PHNOM PENH —
Cambodia's decision to walk out on a contract with a U.S. military unit has set off alarm bells within the diplomatic community and raised concerns that Prime Minister Hun Sen is prepared to sacrifice millions of dollars worth of humanitarian work to appease regional powers such as Russia and China.
Diplomats and political analysts said they were stunned by a government notification ending work on schools and hospitals by the U.S. Navy Mobile Construction Battalion, or the Seabees.
“Well, I will find it extraordinary that Cambodians would happily cancel these types of projects without something coming in to replace it,” said Billy Chia-Lung Tai, an independent human rights consultant at CL Consulting.
“But who's going to be building these projects and where's that money going to come from? Or are these schools and hospitals simply just not going to be built?" he asked. "And if that is the case, are these projects now going to be picked up as Chinese-funded projects?”
Poke in the eye
The Cambodian government has not said why it declined to renew its Seabee contract, a move described by one diplomat as another "poke in the eye" for the Americans.
It's a point of frustration for Washington, given the nature of the Seabees' work.
“Since 2008, the Seabees have carried out $5 million worth of construction projects that benefited tens of thousands of Cambodians across the country,” said Jay Raman, spokesman for the U.S. embassy in Phnom Penh.
“They've completed projects such as maternity wards, hospital improvements, water wells, bathroom facilities in public schools and similar projects, working hand in hand with the Royal Cambodian Armed Forces and local communities,” he said.
Whether China or Russia will step in to fill the breach remains to be seen, but the apparent use of genuine humanitarian works for political point-scoring has left Cambodia's most vulnerable even further exposed.
Raman said the Seabees "were scheduled to build six additional bathroom facilities at schools and two new maternity wards" and had other projects scheduled through 2019. "But, unfortunately, those have now been cancelled."
FILE - Philippine President Rodrigo Duterte speaks during a visit in Baguio city, Philippines, March 11, 2017.
Encroaching power plays
The agreement's cancellation means at least 20 planned projects will be scrapped in a move reminiscent of Cold War plays.
Carl Thayer, emeritus professor at the Australian Defense Force Academy, added Hun Sen might be attempting to reposition Cambodia politically in his belief that the U.S. is on the decline in East Asia while Russia is seeking to raise its regional profile.
He noted Philippine President Rodrigo Duterte's shift toward China and U.S. President Donald Trump's as-yet-unclear foreign policy.
“With Duterte in Manila and Trump in Washington, perhaps Hun Sen sees the decline of the U.S. as a trend and is attempting to reposition Cambodia,” Thayer said. “The cancelling of the Seabee’s work continues a pattern of anti-U.S. actions by Hun Sen that Russian diplomats would have picked up.”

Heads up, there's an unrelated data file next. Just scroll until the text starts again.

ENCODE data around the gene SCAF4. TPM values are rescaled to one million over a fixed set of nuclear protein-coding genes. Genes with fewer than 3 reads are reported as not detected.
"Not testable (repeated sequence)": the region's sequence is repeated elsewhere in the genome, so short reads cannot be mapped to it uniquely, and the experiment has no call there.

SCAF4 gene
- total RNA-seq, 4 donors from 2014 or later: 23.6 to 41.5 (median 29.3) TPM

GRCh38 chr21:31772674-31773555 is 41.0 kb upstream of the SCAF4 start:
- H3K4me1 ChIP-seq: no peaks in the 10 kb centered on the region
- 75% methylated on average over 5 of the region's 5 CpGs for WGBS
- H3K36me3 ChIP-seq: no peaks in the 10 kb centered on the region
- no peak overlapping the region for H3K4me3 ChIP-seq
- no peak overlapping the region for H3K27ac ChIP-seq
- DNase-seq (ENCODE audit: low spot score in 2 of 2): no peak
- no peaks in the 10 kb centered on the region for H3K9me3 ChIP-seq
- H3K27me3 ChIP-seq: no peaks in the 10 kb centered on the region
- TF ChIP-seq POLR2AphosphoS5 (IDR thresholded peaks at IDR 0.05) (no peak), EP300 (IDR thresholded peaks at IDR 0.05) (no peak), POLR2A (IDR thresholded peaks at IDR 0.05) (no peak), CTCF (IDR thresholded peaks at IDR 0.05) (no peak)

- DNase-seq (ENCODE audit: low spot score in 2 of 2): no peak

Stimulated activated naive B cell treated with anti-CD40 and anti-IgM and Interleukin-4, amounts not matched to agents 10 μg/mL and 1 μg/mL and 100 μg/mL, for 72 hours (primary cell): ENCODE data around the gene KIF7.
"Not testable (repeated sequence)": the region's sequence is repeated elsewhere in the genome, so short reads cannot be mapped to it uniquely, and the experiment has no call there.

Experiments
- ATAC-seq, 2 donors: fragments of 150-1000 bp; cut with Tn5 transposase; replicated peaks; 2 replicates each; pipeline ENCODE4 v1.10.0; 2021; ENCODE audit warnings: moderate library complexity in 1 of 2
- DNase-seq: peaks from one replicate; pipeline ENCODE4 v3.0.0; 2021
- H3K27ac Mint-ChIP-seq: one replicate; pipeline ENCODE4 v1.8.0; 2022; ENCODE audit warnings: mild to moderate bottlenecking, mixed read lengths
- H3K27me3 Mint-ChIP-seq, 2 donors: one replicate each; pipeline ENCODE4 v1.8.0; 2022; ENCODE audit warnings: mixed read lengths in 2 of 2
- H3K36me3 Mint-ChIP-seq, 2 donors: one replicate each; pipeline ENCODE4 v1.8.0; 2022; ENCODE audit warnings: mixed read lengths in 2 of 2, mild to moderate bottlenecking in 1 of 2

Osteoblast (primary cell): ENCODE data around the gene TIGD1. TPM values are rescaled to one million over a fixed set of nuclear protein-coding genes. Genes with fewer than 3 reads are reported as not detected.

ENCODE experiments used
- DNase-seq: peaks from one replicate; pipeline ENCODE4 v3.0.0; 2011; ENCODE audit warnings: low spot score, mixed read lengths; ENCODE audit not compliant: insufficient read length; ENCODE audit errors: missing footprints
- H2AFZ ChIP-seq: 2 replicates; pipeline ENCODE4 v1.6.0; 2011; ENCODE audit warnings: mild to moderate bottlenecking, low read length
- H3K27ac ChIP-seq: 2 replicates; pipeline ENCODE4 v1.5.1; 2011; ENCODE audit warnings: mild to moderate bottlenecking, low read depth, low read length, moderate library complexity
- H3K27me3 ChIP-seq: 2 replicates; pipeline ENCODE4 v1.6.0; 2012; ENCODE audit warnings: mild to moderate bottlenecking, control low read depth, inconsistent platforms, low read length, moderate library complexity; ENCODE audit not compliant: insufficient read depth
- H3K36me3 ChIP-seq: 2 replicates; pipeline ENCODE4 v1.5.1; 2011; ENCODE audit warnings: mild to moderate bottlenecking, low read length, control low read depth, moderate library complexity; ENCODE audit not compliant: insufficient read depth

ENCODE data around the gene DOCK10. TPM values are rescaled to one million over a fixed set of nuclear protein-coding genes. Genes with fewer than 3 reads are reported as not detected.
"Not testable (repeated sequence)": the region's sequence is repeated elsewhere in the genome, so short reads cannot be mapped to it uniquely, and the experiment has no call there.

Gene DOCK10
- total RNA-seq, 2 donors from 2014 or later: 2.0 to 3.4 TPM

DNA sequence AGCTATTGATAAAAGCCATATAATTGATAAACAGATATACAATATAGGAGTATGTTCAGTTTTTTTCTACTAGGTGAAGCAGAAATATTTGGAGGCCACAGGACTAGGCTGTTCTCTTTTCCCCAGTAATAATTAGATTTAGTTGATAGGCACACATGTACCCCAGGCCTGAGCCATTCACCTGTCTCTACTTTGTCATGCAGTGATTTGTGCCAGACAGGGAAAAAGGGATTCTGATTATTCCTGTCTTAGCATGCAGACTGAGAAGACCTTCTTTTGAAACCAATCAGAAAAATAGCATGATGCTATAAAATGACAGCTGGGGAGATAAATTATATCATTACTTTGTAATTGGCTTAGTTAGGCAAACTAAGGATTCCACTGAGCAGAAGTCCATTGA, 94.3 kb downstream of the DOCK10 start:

Those anti-U.S. actions included Hun Sen's request that the U.S. forgive a $505 million debt for food and agricultural goods. Cambodia's Lon Nol government borrowed the money in the 1970s, during its civil war with the Khmer Rouge.
The Russians have also refused to renegotiate a $1.5 billion debt incurred by the Cambodians during the Moscow-backed Vietnamese occupation of the country in the 1980s. However, China wrote off debts incurred in the 1970s by the Khmer Rouge regime about 15 years ago.
In January, Phnom Penh suspended joint military exercises with the U.S., citing the June elections as the cause while rejecting suggestions that its decision was related to military and financial ties with China.
Beijing held its first joint naval drill with Cambodia last year after it funded lucrative contracts for Chinese-made weapons, jeeps, helicopters and training.
FILE - Russian President Vladimir Putin.
Cambodia looks north by northeast
Thayer said it became clear about three to four years ago that Russian President Vladimir Putin was angling toward re-engaging in the Asia-Pacific.
“Not much was done because Vietnam was the only country with solid links,” he said. “Last year, Russia hosted a summit with ASEAN leaders in Sochi and this seems to have breathed new life into an older initiative.”
Thayer added that the Russian navy had also conducted several exercises with its Chinese counterpart and last year had visited the Philippines after Duterte’s pivot to China.
“Putin rankles at the sanctions and isolation imposed on Russia by the U.S. and EU,” he said. “He seeks to break out and demonstrate that Russia has foreign friends, hence the opportunistic approach to Cambodia.”
China and Cambodia are also steadily tightening their diplomatic relationship.
In the past month, Beijing said it expected to bestow sister city status on Phnom Penh, while China's Shaanxi province struck a separate agreement to increase trade and tourism.
With commune elections due in June and general elections in July next year, the ruling party is increasingly relying on Chinese largesse as its backbone for a booming postwar economy. Two-way trade between Cambodia and China is expected to top $5 billion this year.